Buddha taught the meditation on the four immeasurables [tshad med bzhi]: immeasurable kindness [byams pa tshad med], immeasurable compassion [snying rje tshad med], immeasurable sympathetic joy [dga’ ba tshad med], and immeasurable equanimity [btang snyoms tshad med].

The Hīnayāna system teaches the meditation on the four states of Brahma, while Mahāyāna teaches the four immeasurables, which are qualities of the Buddha [sangs rgyas kyi yon tan]. The four states of Brahma are measurable [tshad yod pa], since Brahma’s compassion and love extend only to those beings reborn in his realm. The four immeasurable qualities of the Buddha are truly immeasurable [tshad med pa] since they include all sentient beings.

The god Brahma is not endowed with the four immeasurable qualities of the Buddha. The four states of Brahma are very limited compared to the four immeasurable qualities of the Buddha.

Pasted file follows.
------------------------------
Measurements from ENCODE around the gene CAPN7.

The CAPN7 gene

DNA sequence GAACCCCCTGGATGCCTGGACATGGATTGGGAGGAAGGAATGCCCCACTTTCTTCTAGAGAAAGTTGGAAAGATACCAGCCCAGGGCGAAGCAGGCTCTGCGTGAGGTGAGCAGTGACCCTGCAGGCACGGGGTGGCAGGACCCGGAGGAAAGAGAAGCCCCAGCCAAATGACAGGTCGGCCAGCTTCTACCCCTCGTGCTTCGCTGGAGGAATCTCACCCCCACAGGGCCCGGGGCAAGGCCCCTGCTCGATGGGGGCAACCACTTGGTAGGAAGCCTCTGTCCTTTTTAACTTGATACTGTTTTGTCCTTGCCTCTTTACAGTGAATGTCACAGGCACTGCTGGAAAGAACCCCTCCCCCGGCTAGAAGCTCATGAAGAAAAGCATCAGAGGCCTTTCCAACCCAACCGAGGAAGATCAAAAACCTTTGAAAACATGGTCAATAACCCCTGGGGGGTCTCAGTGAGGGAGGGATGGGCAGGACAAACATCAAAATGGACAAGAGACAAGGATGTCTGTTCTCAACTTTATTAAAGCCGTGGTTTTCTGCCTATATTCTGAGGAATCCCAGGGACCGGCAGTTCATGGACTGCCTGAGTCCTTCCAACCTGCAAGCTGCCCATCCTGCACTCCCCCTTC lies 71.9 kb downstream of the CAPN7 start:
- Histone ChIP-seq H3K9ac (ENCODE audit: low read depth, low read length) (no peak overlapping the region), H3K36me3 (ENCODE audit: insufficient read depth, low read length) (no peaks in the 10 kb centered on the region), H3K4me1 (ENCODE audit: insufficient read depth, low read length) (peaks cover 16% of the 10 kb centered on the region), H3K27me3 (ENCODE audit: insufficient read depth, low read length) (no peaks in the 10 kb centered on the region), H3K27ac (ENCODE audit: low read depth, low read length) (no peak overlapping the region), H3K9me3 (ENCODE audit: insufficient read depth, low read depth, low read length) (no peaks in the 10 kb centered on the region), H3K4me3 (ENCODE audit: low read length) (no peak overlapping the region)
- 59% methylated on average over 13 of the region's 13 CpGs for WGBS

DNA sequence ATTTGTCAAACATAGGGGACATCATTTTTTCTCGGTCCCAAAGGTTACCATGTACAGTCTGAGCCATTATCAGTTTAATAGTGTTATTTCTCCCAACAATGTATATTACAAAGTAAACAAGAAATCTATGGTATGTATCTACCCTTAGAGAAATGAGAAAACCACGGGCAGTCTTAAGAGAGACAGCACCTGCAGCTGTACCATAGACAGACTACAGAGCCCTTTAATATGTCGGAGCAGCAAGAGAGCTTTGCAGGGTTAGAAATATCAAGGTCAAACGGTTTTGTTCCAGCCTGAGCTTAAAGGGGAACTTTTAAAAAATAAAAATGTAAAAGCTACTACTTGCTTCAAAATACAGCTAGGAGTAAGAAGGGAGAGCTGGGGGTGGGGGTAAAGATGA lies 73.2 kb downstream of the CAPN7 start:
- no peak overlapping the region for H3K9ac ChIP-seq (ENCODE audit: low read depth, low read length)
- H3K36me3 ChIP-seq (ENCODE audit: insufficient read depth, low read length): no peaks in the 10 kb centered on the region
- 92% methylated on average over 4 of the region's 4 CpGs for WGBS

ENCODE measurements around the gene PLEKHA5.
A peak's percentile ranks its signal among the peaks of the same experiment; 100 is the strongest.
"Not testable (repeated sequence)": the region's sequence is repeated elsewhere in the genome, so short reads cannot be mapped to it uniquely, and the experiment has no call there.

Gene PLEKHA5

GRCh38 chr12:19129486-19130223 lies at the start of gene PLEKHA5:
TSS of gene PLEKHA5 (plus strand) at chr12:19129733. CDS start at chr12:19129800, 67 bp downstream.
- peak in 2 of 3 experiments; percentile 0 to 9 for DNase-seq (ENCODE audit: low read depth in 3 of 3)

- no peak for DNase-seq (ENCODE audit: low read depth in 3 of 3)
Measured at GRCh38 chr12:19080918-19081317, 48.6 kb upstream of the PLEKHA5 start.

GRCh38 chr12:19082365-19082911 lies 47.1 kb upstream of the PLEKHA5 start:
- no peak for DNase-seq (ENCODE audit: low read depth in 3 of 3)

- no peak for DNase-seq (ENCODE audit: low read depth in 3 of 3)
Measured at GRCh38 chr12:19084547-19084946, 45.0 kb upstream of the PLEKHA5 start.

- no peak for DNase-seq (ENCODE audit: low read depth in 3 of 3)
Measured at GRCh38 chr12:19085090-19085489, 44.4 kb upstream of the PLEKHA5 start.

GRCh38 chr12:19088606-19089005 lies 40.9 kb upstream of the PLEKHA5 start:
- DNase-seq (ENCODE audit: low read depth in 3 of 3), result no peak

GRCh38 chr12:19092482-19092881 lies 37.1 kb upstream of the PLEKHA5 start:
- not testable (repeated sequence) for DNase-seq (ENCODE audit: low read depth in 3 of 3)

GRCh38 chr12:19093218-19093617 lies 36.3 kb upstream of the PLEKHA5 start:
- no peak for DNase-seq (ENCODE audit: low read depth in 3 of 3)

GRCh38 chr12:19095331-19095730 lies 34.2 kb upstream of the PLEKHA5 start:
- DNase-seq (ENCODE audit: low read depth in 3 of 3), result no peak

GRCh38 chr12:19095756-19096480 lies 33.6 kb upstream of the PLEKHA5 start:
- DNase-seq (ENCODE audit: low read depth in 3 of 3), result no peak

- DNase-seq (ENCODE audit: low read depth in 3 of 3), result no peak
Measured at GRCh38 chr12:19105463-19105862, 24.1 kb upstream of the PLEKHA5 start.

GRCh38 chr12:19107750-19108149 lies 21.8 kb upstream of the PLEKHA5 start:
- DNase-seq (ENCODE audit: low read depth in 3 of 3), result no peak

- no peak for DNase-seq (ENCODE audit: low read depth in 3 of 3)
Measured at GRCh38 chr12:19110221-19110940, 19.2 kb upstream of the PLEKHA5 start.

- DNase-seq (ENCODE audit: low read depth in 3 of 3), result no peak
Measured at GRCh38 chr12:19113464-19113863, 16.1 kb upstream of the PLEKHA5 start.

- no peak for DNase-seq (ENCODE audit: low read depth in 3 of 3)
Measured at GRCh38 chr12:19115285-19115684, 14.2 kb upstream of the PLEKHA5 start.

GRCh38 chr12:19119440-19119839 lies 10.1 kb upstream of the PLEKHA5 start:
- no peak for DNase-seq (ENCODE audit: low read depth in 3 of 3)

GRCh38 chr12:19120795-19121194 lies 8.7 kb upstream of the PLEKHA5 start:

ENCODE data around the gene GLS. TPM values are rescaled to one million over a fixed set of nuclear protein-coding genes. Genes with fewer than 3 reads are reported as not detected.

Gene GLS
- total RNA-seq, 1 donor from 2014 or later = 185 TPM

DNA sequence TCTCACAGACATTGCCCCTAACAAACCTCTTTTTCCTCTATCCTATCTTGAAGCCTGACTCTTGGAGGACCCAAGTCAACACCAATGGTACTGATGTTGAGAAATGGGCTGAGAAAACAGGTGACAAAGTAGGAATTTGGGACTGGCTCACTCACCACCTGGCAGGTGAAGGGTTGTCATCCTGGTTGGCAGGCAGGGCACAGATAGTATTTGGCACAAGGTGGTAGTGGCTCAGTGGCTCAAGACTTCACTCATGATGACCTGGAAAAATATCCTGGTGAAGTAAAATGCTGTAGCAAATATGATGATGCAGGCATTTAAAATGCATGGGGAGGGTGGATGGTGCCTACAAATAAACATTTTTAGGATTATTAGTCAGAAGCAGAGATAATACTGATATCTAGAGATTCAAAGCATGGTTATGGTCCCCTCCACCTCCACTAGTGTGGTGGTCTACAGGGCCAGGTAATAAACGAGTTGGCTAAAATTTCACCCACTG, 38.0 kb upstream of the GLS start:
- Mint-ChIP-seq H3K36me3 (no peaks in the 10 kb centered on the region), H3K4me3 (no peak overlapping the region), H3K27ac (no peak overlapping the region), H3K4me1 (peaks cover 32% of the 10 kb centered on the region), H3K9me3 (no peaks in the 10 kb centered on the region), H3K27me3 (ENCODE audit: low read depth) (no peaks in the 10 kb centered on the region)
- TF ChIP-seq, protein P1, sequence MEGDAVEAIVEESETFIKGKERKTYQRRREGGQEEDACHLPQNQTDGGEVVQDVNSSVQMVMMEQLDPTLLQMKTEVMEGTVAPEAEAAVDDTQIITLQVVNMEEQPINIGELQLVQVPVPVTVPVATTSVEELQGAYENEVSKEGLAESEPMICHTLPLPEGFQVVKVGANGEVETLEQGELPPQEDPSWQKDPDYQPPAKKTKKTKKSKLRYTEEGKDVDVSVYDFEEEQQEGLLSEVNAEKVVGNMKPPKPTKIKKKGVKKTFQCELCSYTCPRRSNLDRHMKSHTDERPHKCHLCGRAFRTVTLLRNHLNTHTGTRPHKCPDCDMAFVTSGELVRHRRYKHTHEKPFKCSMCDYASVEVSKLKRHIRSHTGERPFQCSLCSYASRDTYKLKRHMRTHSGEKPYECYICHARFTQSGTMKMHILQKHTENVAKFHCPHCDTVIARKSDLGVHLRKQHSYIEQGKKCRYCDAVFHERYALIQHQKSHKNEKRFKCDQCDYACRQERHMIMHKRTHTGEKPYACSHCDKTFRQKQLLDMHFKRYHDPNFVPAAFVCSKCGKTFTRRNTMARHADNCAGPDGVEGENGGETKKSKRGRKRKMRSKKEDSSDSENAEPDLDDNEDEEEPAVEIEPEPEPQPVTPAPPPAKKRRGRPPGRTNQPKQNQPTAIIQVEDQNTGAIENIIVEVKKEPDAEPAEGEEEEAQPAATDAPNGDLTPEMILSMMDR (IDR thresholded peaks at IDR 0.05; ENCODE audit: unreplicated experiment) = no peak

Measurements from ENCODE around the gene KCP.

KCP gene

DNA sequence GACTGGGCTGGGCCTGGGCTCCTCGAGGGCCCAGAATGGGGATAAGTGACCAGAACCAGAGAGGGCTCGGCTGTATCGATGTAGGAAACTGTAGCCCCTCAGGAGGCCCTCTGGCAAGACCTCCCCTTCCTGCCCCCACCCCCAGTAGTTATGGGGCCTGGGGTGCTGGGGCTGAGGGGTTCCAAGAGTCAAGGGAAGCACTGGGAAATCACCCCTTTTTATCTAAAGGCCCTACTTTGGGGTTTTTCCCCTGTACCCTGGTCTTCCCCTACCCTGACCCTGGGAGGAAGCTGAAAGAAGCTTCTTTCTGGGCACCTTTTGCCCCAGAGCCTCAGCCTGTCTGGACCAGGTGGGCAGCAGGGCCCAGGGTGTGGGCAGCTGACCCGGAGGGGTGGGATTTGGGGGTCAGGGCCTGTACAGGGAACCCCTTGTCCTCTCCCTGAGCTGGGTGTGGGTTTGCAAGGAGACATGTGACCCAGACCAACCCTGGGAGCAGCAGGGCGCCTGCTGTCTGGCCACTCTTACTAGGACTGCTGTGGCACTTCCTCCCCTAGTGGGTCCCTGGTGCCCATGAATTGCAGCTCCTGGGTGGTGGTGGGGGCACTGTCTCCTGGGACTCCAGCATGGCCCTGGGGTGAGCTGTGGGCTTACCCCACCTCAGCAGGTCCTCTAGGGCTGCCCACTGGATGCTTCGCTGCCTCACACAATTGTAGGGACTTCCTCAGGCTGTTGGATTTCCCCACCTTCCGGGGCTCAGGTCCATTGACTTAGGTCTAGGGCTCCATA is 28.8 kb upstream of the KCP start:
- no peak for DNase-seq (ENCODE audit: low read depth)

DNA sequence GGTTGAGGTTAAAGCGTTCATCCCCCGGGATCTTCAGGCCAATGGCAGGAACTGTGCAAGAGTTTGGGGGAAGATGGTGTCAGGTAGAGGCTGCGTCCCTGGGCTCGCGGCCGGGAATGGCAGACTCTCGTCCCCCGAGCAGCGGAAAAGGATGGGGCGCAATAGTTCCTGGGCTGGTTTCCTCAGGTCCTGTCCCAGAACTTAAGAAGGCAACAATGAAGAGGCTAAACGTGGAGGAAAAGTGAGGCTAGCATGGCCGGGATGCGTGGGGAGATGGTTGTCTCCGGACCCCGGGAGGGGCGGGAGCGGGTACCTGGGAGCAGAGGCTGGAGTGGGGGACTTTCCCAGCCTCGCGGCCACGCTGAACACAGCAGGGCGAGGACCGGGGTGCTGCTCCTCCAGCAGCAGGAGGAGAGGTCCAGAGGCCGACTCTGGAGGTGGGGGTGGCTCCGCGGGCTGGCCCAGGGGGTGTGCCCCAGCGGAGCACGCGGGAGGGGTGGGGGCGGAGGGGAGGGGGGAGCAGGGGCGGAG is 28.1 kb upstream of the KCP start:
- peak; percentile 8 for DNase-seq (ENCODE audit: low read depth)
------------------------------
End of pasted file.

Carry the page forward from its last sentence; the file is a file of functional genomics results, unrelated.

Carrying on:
There are four particular reasons why the four states of Brahma are not called ‘immeasurable’ [skr. apramāṇa]:

  1. they are not embraced by the intention of renunciation [nges ’byung gi bsam pas ma zin pa],
  2. they are not embraced by bodhicitta [byang chub kyi sems kyis ma zin pa],
  3. they are not embraced by the view of emptiness [stong nyid kyi lta bas ma zin pa] and
  4. they are not embraced by the wisdom that has realized the absence of an ego [bdag med rtogs pa’i shes rab kyis ma zin pa].